May 6, 2020

Jacob Schor, ND, FABNO

The May issue of the Natural Medicine Journal just hit the virtual news-stands today and it is an interesting read.

I’ve been an assistant editor on the journal for enough years that I’ve lost count.  By the time an issue is posted, I’ve become familiar with most of the contents that I admit that I don’t notice when the issue is finally ‘live.’  Somehow though this issue caught my attention; I suppose I was so distracted by this pandemic business that I forgot about the other articles, so I looked at the contents afresh.

There’s an interesting article written by Megan Chmelik, our one-time receptionist who has been off at naturopathic school in Portland for years now, enough years that she should be graduating soon.  She continues her focus on natural treatments of PCOS, in this issue reviewing a recent study that tried the ketogenic diet with PCOS women.  The results were striking.\\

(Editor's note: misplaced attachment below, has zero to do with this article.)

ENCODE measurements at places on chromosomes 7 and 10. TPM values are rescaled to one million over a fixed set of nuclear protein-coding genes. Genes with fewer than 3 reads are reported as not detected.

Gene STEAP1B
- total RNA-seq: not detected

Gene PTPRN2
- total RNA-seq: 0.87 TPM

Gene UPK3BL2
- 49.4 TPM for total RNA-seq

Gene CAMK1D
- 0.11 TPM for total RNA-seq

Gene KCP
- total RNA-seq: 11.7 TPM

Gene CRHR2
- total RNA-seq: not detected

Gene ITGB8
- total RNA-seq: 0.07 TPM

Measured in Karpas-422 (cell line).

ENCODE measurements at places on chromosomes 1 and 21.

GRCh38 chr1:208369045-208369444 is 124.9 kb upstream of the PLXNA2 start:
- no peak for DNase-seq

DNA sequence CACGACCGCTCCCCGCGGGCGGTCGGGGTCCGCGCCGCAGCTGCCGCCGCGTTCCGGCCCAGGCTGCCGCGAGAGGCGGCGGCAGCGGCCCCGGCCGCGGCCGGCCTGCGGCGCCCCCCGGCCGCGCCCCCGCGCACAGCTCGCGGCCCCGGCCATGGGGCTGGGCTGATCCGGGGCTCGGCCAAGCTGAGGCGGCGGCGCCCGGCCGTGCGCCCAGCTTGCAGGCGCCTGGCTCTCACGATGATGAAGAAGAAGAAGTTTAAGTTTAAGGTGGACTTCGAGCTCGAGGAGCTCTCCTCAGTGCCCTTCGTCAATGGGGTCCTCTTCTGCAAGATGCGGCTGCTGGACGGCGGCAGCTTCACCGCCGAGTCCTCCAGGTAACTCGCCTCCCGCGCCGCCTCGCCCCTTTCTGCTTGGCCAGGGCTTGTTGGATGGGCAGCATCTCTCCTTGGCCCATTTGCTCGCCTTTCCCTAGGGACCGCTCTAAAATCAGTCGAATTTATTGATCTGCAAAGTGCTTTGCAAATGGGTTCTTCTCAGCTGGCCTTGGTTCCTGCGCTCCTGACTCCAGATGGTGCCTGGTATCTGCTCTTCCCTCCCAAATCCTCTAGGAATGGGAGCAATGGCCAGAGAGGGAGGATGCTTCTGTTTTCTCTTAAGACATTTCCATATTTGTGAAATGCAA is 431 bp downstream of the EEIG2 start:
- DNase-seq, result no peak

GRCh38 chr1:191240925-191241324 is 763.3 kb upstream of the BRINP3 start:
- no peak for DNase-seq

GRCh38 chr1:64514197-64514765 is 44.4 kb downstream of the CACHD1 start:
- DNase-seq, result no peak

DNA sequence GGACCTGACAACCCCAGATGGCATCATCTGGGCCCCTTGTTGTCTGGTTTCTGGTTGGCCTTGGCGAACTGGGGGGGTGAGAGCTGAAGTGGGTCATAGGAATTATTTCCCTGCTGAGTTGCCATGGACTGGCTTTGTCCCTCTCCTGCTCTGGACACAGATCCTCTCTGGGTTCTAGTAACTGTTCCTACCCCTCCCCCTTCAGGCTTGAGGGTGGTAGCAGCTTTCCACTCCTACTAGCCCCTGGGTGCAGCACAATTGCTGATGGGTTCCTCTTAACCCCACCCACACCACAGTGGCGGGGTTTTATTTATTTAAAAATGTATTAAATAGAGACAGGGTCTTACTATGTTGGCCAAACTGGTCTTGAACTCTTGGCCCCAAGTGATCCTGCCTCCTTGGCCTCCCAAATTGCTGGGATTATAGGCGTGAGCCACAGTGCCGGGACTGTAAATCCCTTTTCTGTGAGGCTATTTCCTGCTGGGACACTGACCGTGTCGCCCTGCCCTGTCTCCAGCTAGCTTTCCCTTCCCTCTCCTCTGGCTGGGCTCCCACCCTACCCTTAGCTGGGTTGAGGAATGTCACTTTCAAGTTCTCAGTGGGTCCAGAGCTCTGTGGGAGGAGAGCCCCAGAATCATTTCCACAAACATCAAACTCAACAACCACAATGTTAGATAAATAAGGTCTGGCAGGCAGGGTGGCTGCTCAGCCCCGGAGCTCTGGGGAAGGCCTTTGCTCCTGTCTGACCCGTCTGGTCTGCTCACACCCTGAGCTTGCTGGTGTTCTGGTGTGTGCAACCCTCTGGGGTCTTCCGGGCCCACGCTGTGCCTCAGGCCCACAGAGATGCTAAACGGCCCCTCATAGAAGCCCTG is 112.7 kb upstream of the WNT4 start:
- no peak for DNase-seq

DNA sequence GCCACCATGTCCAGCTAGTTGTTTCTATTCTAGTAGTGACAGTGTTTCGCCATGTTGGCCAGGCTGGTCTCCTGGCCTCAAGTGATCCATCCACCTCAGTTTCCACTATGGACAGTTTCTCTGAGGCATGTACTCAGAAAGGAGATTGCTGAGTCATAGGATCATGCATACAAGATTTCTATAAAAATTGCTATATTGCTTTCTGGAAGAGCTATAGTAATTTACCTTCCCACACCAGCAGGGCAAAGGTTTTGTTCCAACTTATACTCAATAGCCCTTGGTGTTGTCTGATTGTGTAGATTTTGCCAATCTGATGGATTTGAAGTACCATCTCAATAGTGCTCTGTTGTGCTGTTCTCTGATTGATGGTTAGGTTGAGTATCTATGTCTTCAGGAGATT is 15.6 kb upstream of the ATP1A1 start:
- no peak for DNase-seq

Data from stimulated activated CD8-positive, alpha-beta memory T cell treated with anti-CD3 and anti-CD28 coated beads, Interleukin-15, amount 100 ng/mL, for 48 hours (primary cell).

There’s also an interesting paper in the April issue about mushroom consumption preventing cognitive decline written by Lorinda Sorensen and Dominique Cureton from the naturopathic college in Chicago.  It’s particularly interesting as they bring in the research on ergothioneine, a compound found in many mushrooms that is now receiving credit for many of the health benefits from mushrooms.  I was unfamiliar with this chemical prior to reading this article.  I think we will be hearing a lot more about it in the near future as we look for foods that provide higher levels.

Paul Saunders from the Ontario College continues to pursue our interest in ultra-processed foods.  It may be that lowering consumption of this ‘dietary category’ may prove to be the most beneficial change we can make in our diets.  Forget all the other label categories the stores want to excite you with (the low cholesterol, no hydrogenated fats, no GMO, no gluten, no sugar etc. labels that try to make you chose a package as a ‘healthy choice.).

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